(646) 355-8777
  • Home
    Home This is where you can find all the blog posts throughout the site.
  • Categories
    Categories Displays a list of categories from this blog.
  • Tags
    Tags Displays a list of tags that have been used in the blog.
  • Bloggers
    Bloggers Search for your favorite blogger from this site.

Posted by on

Reema Thakkar, PT, DPT has been a practicing Physical Therapist in Manhattan since 2011, specializing in orthopedics and vestibular rehabilitation. Reema has offered to share insights about her journey into pelvic rehabilitation.

 

Working as a physical therapist for 4+ years in Manhattan, I soon realized the need for pelvic floor rehabilitation within the pre- and post- natal community, as well as the geriatric community. Much of our population did not even know that this type of rehabilitation was effective or even available. Others, were simply embarrassed by the topic altogether. I decided - a complete novice in this field - to attend a Hermann & Wallace PF course and see what was available as a resource for me, and my patients.

"I can happily report that as more and more patients catch wind of what I’m working on, their interest spurs."

 

My first course was definitely overwhelming. I had studied beforehand, like any eager student would, but I still felt as though it was my first day of PT school and I was scared I would “break” the patient. The candor and wit, in which each topic was presented to us that weekend, completely eased my mind. The pelvic floor, like any other daunting body part we had studied through our careers as PTs, was equally as influenced by the pulls and strains of our daily lives…and the muscles and joints needed our help.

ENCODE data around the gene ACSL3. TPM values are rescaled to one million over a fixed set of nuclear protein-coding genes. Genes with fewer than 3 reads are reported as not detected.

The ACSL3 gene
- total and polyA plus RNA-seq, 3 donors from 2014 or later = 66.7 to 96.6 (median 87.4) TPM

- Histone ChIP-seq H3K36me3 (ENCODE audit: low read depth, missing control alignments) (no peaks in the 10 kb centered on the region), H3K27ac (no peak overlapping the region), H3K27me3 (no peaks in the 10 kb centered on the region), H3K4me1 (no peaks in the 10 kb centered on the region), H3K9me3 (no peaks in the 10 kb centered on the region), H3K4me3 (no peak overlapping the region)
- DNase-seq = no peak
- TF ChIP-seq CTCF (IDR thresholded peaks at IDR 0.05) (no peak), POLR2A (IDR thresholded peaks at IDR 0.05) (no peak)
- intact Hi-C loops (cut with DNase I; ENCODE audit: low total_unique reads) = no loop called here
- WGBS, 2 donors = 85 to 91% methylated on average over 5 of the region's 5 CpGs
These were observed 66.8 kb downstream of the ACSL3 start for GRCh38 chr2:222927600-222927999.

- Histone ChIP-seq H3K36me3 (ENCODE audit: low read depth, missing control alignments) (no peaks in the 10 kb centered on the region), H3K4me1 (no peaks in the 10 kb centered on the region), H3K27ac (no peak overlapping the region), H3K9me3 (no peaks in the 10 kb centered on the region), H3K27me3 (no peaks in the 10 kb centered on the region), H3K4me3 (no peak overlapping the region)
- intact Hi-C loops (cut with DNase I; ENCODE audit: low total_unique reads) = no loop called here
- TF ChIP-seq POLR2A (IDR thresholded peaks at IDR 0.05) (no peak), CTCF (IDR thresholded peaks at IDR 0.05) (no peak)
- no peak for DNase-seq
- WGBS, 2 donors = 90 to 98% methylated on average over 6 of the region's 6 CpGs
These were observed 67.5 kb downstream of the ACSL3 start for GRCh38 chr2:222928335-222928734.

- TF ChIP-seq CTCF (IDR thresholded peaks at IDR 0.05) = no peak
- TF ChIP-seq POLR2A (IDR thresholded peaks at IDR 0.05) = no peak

The phrase “rectal prolapse” may be easily confused with the term “rectocele” yet they may be very distinct clinical presentations. A rectocele refers to a prolapse of the posterior wall of the vagina that allows the rectum to bulge forward towards the posterior vaginal wall. This condition occurs most often in women rather than men. A rectal prolapse is a protruding of the rectum itself outside of the anal verge or opening. An overview article published in 2013 in the Journal of Gastrointestinal Surgery provides information about the condition that may assist the pelvic rehabilitation provider with valuable clinical concepts. Prior to becoming a full external prolapse, an internal intussusception may occur (and observed on defecography) and progress to include an external mucosal prolapse. Rectal prolapse may occur with or without other conditions of pelvic organ descent such as a cystocele or uterine prolapse. Although the prevalence of complete rectal prolapse is low, and occurs more often in women or in elderly patients, interference with quality of life may be significant.